What does this verdict mean for Palestine? Probably not much. The verdict is meaningless, and the PA has no money to pay the fine anyway. It can’t even pay the salaries of its employees, thanks to Israel illegally withholding hundreds of millions of dollars belonging to Palestine. Internationally, the death of a few Americans is not seen as more tragic or meaningful than the death of thousands of Palestinians, much as the U.S. government might consider it to be so.

Judicial terrorism may have a slightly different definition than ‘terrorism’ as shown above. While not a violent act, and committed within the U.S.’s borders, its purpose is still ‘to intimidate or coerce a civilian population; (ii) to influence the policy of a government by intimidation or coercion; or (iii) to affect the conduct of a government’. So while not bloody like U.S. bombs, its goal is still the same.

Israel’s relations with much of the world are in disarray; more and more countries are preventing their businesses from trading with Israeli companies located on occupied territory. Universities around the world are voting to divest from Israel-owned companies. Entertainers and academics are refusing to appear in Israel. And even the U.S., the financier and puppet of Israel, has thrown an uncharacteristic hissy fit, not because of Israel’s abominable violation of human rights, but because Israeli Prime Murderer Benjamin Netanyahu accepted an invitation to speak to Congress without the approval and foreknowledge of President Barack Obama. While the reason may be trivial, the fact that the U.S. feels emboldened to criticize Israel, for the second time in less than a year (the first was a tepid criticism of Israel’s bombing of a known United Nations refugee center), does mark a significant change.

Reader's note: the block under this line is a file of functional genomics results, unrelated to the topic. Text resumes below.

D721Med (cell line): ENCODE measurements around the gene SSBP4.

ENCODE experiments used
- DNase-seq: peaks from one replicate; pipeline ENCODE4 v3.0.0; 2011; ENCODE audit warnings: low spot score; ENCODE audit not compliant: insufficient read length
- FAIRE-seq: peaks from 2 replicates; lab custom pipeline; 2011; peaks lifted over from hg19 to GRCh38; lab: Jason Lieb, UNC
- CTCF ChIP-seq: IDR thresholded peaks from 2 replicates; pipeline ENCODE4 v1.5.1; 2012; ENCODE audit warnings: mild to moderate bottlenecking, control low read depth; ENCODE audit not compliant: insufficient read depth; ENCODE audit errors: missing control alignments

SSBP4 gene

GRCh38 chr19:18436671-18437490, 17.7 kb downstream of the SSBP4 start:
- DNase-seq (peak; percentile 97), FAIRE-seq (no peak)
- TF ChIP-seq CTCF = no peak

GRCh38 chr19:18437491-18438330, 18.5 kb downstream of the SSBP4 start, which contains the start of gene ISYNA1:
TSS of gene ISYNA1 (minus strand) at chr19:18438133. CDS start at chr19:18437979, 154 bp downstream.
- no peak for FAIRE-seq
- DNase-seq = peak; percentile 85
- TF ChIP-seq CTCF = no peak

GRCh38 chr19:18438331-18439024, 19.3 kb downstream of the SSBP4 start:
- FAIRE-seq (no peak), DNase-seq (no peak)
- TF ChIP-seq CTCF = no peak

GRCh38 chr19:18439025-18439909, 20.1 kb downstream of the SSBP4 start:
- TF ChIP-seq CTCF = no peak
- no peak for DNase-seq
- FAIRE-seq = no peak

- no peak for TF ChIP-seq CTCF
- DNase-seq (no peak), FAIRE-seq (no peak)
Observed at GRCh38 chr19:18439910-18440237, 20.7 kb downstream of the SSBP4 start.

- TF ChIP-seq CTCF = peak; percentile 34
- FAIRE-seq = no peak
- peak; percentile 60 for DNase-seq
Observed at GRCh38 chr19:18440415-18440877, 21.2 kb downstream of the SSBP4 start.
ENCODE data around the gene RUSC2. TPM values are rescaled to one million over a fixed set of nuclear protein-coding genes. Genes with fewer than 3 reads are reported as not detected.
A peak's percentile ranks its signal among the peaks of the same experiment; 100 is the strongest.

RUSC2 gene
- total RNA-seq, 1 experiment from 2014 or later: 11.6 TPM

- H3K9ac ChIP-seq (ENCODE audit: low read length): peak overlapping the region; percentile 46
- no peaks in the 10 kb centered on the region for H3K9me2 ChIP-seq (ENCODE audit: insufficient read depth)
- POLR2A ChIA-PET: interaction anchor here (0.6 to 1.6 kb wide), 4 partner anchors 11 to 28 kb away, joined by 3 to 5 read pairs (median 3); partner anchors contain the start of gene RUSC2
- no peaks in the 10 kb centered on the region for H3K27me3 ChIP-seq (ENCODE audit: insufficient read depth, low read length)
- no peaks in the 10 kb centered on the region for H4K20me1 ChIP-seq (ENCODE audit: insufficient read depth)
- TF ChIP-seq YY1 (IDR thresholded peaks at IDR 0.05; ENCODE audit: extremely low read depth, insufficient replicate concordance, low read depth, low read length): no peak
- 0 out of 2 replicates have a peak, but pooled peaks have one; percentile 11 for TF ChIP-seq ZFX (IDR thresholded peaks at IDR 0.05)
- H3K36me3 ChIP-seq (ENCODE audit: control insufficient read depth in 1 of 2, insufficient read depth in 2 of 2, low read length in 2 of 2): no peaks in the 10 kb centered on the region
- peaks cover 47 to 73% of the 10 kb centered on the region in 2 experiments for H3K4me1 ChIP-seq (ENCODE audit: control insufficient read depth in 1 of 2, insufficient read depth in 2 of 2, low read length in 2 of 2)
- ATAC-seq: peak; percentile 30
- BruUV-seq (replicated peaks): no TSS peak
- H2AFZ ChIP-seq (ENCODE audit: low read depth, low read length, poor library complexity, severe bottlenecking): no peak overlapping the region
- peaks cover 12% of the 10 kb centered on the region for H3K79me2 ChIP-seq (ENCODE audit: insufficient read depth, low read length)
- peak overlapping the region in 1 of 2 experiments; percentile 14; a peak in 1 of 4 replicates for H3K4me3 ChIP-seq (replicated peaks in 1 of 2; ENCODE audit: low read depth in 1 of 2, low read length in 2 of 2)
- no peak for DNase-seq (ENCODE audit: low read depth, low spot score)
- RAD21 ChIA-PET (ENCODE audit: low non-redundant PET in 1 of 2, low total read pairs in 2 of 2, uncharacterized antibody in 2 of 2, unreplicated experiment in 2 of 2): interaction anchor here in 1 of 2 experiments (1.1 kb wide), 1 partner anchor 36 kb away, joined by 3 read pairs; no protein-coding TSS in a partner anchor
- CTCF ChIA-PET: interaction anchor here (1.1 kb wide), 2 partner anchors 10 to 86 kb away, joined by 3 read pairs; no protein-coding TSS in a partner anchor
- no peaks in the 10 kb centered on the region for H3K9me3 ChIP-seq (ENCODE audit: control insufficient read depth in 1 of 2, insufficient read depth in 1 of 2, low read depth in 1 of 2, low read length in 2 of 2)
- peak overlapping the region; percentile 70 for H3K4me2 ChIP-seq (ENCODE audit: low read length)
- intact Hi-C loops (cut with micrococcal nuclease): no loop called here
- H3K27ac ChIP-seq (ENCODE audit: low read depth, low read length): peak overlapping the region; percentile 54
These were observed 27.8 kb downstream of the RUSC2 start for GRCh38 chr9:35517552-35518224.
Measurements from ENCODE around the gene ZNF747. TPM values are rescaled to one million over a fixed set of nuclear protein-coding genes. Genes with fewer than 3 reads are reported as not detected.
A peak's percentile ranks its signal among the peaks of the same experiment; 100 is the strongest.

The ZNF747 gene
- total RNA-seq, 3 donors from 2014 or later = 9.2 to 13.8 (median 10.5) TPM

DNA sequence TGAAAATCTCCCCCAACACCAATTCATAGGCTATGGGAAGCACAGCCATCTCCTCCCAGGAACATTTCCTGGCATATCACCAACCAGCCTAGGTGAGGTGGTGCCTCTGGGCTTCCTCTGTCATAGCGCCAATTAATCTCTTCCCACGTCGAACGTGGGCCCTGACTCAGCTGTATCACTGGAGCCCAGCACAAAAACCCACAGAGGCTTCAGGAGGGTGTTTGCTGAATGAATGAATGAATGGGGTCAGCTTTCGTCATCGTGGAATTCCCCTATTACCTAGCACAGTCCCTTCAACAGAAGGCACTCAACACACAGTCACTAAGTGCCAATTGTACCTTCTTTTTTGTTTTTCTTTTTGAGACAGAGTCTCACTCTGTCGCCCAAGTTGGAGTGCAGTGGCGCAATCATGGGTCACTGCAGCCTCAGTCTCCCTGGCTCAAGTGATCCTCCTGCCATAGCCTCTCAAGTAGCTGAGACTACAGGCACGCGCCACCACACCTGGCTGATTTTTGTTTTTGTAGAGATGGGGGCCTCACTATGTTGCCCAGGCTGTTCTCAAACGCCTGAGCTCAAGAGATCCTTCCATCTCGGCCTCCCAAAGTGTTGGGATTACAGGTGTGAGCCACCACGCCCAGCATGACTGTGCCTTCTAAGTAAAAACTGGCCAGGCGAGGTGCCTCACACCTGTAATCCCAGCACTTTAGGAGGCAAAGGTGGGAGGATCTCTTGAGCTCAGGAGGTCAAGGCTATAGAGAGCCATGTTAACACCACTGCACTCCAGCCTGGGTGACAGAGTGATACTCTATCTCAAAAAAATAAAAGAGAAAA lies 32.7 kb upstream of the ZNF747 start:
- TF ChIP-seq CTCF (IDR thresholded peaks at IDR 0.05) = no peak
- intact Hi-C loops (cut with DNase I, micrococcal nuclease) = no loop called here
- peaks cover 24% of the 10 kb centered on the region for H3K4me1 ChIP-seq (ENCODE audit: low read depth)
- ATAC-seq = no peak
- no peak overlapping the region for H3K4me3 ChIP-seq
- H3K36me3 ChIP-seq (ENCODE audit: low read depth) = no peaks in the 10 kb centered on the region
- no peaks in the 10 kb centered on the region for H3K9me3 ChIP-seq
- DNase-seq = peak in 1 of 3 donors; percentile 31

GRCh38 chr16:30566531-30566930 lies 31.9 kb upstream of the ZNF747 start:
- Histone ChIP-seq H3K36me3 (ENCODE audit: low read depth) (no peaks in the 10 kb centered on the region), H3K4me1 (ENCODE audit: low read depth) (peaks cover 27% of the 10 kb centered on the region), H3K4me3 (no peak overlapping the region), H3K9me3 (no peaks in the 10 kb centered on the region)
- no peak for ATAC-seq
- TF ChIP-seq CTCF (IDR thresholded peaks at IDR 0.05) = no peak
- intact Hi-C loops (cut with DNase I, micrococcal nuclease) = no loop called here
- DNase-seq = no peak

Where will it all lead? Eventually, to a free Palestine. This will not happen overnight, but all the signs are there: increasing loss of international patience with the occupation; global recognition of the futility of ‘negotiations’; resolutions throughout much of Europe, calling on governments to recognize Palestine; shock and horror at Israeli atrocities. The people are finally learning the reality of apartheid Israel, and are demanding that their governments respond. Their efforts must continue; too many lives are at stake to allow this to continue.

Robert Fantina’s latest book is Empire, Racism and Genocide: a History of US Foreign Policy (Red Pill Press).

More articles by:

Robert Fantina’s latest book is Empire, Racism and Genocide: a History of US Foreign Policy (Red Pill Press).

bernie-the-sandernistas-cover-344x550
July 18, 2019
Timothy M. Gill
Bernie Sanders, Anti-Imperialism and Venezuela
W. T. Whitney
Cuba and a New Generation of Leaders Respond to U.S. Anti-People War